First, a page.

Object name: IC0311

Designation(s): IC0311,

IC 311 is a very strange edge on? galaxy on the south-southeast edge of the Perseus Galaxy Cluster, Abell 426. It is located about 190 million light-years away. The cluster has an average distance of 240 million light-years so it isn't likely a member of the cluster. What drew my interest to this galaxy is that it appears to be an edge on spiral galaxy seen very close to perfectly edge on. The dust lane bisects the galaxy perfectly. But then there's a second dust lane below the linear one. This one is curved and appears to be in two parts. There's a sudden jog a bit right of the vertical axis where this second dust lane jumps north a bit on the western (right) side. The lane seems tilted with respect to the galaxy itself and the dust lane running directly through the core. Is this second dust lane due to something IC 311 is digesting? I found absolutely nothing on it other than a comment in one paper that it exists. But that doesn't mention the sudden break offsetting the northern and southern parts by about the dust lanes diameter. I measure its diameter at about 90 thousand light-years so it is a respectable spiral. There is some disagreement as to classification. NED says S? while Seligman says Sb? pec. I much prefer Seligman's take on it. That second dust lane where none should be certainly is peculiar. It was discovered by Lewis Swift on October 10, 1888.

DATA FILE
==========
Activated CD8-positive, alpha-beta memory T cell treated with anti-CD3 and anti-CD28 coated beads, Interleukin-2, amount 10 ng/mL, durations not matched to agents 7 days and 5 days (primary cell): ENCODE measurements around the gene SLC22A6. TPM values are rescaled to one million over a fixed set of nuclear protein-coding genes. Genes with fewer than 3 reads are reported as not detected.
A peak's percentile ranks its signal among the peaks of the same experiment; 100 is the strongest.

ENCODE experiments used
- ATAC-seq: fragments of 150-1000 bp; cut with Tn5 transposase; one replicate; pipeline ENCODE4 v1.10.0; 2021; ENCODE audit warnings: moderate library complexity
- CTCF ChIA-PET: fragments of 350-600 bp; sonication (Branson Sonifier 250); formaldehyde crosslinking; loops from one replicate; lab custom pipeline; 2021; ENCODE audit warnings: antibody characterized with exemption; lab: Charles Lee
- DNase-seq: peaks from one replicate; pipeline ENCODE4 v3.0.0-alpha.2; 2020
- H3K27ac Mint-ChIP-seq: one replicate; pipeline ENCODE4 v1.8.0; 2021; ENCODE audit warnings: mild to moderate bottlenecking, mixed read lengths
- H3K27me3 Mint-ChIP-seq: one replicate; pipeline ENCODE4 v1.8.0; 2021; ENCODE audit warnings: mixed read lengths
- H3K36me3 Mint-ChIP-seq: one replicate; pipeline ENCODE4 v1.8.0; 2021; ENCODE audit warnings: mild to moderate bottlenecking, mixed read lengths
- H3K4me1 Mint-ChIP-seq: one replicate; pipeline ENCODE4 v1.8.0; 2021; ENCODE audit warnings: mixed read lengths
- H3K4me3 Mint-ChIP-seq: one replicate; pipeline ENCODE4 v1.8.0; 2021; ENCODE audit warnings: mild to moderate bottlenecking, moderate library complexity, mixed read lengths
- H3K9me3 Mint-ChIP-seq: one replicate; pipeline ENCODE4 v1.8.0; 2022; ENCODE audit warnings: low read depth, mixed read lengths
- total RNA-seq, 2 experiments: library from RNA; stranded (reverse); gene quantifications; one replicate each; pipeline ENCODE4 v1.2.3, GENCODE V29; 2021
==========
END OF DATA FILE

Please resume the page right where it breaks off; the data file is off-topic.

Apparently, it isn't strange enough to have been investigated. Being near the Zone of Avoidance the entire field is poorly researched. While the SDSS has covered this area the data isn't in NED as yet so I didn't pick it up. A high-resolution image from the survey that shows the discontinuity of the second unexpected dust lane can be seen here

No other galaxy in the image had redshift data. Many aren't in either NED or SIMBAD. Two I especially wanted to find information on fell into that category. They could be two interacting galaxies or more likely two very different galaxies seen along the same line of sight from our position in the universe. There's a somewhat red star-like object between them that's much fainter than either yet that did make it into NED's database. I doubt it is related to either of the other two and none had distance data of course. I've marked the two unknowns each with a question mark in the annotated image.

14" LX200R @ f/10, L=4x10' RGB=2x10', STL-11000XM, Paramount ME